A Scottish rocket startup failed last weekend in its first-ever attempt to reach space, but it says the effort was a milestone nonetheless.
Edinburgh-based Skyrora got its suborbital Skylark L rocket successfully off an Icelandic launch pad on Saturday (Oct. 8). But the booster didn't go far, falling into the Norwegian Sea about a third of a mile (500 meters) from the coastal site, company officials said.
No people or wildlife were harmed, and Skyrora has begun an investigation into the anomaly. "Despite the best design, build and test preparations, anomalies still unfortunately do happen," Lee Rosen, chief operations officer at Skyrora, said in a statement.
The mission, from Langanes peninsula in northeastern Iceland, wasn't necessarily expected to meet success, given that it was a debut effort. Company representatives said the attempt was a "milestone" as they aim to perform the first-ever successful vertical orbital launch from the United Kingdom in 2023.
Conditions at the launch site were tricky, Skyrora added, with "severe storms and freezing temperatures" in the days before the attempt.
Though the launch didn't succeed, Skyrora managed to check other boxes, including packing up and transporting the 36-foot-tall (11 m) rocket and support facilities to the Icelandic site in a shipping container in less than a month. (Skyrora had raised issues with licensing in May, claiming that Skylark L was ready to fly in late 2021 but was grounded by Icelandic red tape.)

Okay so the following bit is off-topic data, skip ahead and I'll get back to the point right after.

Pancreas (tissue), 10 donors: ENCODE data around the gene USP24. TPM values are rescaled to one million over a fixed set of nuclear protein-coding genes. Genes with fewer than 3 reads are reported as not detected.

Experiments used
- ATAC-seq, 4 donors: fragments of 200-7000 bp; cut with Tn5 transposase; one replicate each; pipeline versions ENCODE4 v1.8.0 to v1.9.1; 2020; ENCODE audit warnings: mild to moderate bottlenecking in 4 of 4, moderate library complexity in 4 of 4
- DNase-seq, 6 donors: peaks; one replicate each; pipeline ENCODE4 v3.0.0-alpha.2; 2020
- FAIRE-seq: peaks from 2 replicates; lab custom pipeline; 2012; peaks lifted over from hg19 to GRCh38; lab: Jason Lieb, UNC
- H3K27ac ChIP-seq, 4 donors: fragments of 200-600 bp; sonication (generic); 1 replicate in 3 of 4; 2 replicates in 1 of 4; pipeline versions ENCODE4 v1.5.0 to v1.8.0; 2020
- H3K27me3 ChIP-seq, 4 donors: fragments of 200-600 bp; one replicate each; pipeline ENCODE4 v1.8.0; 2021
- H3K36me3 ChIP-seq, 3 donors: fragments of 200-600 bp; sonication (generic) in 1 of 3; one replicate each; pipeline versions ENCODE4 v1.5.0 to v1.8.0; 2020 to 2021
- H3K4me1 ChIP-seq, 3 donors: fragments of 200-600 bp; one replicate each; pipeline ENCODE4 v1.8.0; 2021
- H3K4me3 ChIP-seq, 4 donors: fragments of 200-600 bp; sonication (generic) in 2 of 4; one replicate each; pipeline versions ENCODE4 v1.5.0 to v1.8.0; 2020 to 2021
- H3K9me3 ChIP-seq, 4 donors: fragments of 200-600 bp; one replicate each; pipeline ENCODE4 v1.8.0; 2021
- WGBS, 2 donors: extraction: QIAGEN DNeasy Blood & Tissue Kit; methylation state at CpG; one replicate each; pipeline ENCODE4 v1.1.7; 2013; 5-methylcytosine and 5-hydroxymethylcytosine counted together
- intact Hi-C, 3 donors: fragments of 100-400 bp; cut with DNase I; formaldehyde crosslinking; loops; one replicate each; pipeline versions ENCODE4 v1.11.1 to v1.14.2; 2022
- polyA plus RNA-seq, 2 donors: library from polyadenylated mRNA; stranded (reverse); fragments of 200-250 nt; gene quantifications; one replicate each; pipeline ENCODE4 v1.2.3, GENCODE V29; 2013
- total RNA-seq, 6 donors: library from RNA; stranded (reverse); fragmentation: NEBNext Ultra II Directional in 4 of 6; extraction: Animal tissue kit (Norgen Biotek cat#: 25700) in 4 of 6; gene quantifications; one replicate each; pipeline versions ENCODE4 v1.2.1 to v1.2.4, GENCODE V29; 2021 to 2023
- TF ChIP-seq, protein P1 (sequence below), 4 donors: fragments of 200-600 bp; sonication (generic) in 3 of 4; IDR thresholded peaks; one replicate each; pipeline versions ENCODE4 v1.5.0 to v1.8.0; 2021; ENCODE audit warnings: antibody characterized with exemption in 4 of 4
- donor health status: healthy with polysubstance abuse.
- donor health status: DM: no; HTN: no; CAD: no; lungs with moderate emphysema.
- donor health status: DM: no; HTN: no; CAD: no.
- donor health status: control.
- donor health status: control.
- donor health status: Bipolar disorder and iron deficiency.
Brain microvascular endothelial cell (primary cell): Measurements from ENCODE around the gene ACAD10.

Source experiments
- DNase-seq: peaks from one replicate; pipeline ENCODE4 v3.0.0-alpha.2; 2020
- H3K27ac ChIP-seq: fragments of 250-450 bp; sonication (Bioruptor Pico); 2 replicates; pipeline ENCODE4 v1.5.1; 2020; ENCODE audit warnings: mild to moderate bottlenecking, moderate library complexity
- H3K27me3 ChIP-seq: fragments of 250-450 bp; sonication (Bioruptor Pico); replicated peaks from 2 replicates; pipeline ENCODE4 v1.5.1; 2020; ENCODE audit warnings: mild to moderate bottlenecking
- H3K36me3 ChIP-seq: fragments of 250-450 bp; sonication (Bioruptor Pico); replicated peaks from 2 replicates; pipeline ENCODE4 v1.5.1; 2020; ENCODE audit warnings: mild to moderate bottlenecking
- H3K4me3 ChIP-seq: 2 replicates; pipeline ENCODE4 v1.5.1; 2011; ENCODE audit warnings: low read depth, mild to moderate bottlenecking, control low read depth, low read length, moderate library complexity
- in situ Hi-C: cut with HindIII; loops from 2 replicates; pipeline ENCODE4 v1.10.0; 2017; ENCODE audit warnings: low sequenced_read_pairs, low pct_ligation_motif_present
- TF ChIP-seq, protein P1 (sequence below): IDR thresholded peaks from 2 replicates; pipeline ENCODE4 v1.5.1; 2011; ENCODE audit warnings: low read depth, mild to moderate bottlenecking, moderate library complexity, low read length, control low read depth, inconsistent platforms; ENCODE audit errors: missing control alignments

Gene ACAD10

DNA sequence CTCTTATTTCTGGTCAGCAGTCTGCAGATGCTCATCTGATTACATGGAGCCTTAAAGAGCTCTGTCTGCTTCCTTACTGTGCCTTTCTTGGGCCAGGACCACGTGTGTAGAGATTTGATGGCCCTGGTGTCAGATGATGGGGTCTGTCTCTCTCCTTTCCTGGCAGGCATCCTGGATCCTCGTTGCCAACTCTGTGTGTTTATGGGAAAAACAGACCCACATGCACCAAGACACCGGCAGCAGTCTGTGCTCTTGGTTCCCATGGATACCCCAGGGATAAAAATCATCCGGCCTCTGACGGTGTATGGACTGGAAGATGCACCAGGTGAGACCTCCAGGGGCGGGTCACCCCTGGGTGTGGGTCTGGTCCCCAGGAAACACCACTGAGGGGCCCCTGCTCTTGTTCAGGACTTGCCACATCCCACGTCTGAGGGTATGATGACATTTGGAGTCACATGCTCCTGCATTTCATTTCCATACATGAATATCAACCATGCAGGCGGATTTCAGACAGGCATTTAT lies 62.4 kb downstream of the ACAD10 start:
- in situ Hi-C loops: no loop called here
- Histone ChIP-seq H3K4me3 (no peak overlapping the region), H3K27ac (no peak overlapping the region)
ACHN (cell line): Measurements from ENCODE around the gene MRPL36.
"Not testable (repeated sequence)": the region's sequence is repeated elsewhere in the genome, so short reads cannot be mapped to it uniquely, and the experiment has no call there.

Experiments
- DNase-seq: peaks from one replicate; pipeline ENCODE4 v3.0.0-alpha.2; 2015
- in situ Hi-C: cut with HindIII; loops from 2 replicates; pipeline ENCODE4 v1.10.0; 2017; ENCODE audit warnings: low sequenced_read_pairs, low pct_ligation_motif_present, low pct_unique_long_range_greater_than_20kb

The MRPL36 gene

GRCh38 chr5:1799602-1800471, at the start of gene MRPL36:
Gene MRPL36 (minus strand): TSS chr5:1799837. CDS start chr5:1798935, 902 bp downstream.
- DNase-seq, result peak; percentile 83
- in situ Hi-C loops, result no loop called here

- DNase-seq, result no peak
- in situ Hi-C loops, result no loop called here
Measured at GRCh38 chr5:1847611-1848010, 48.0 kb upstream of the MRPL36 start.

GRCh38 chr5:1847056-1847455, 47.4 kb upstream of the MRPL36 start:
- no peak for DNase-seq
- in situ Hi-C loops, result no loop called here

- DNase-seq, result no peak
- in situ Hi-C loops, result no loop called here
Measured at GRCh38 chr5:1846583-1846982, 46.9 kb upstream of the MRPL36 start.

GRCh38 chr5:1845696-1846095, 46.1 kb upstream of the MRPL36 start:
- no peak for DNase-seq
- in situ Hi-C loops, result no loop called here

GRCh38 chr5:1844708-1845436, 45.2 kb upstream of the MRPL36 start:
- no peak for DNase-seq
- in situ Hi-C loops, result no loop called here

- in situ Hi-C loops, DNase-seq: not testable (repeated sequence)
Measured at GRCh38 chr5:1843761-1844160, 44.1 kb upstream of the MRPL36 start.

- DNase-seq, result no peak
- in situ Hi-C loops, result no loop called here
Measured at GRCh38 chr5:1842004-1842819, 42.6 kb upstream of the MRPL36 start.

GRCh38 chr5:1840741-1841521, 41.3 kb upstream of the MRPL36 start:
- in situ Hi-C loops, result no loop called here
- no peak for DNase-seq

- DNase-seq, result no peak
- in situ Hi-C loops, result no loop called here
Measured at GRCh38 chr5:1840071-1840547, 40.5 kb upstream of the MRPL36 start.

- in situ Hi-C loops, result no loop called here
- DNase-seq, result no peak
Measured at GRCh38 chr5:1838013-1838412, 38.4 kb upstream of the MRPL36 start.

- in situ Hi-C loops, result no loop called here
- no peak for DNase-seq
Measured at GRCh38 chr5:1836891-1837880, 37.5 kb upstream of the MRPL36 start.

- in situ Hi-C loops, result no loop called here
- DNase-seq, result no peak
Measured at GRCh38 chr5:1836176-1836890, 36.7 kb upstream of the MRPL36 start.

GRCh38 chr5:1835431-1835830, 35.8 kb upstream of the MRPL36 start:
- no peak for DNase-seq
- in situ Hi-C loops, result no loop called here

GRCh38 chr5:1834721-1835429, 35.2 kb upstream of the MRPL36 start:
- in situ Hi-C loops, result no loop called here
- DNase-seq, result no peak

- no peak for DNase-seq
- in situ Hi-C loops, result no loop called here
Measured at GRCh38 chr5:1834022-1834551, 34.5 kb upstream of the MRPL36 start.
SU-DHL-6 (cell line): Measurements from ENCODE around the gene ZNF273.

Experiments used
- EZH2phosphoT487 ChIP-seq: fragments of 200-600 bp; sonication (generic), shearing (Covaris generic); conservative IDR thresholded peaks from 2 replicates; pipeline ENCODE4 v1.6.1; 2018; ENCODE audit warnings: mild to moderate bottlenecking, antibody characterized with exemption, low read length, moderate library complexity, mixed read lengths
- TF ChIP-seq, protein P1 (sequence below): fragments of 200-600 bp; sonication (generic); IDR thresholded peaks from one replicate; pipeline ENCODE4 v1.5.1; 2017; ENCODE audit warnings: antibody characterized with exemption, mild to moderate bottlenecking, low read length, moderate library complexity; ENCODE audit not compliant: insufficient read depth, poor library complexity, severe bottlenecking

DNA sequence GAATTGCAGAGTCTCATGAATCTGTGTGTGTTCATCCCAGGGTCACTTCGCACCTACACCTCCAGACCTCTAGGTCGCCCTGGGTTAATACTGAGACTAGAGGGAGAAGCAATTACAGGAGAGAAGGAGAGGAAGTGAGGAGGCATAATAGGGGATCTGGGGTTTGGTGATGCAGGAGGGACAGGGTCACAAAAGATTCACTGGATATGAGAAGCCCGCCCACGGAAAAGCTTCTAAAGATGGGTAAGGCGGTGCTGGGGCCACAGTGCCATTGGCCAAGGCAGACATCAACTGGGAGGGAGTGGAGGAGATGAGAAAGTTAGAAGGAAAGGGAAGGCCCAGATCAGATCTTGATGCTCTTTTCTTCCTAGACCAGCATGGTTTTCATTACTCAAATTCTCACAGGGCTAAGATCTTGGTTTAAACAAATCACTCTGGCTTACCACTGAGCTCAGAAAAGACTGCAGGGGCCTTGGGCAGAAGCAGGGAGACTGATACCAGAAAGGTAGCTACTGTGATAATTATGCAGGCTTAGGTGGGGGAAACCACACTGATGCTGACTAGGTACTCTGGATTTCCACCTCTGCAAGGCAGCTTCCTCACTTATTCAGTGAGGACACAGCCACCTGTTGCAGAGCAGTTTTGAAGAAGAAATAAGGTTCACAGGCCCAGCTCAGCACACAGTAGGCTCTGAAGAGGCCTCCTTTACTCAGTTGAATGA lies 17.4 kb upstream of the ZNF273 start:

Skylark L is designed to reach a maximum altitude of more than 77 miles (125 kilometers) and fly at four times the speed of sound. The vehicle is being used to prepare for the larger Skyrora XL vehicle, which is slated to launch from the United Kingdom next year. The company completed a key engine test of Skyrora XL's second stage in August, described as the "largest integrated stage test" conducted in the U.K. in 50 years.
Skyrora is among several U.K. companies seeking to provide launch services for small satellites. Two vertical spaceports in Scotland's north have scheduled launches in 2023, while a converted airport in Cornwall, in the southwest of England, will host a launch by Virgin Orbit no earlier than November. Should the Virgin Orbit launch go to plan, it will be the first-ever orbital launch from the U.K., but not the first such vertical liftoff; Virgin Orbit's LauncherOne rocket ignites in midair after being dropped by a carrier plane.
The Oct. 8 launch was Skyrora's first attempt to reach space but not its first liftoff overall. The company has launched its Skylark Nano and Micro rockets to lower altitudes multiple times over the past few years.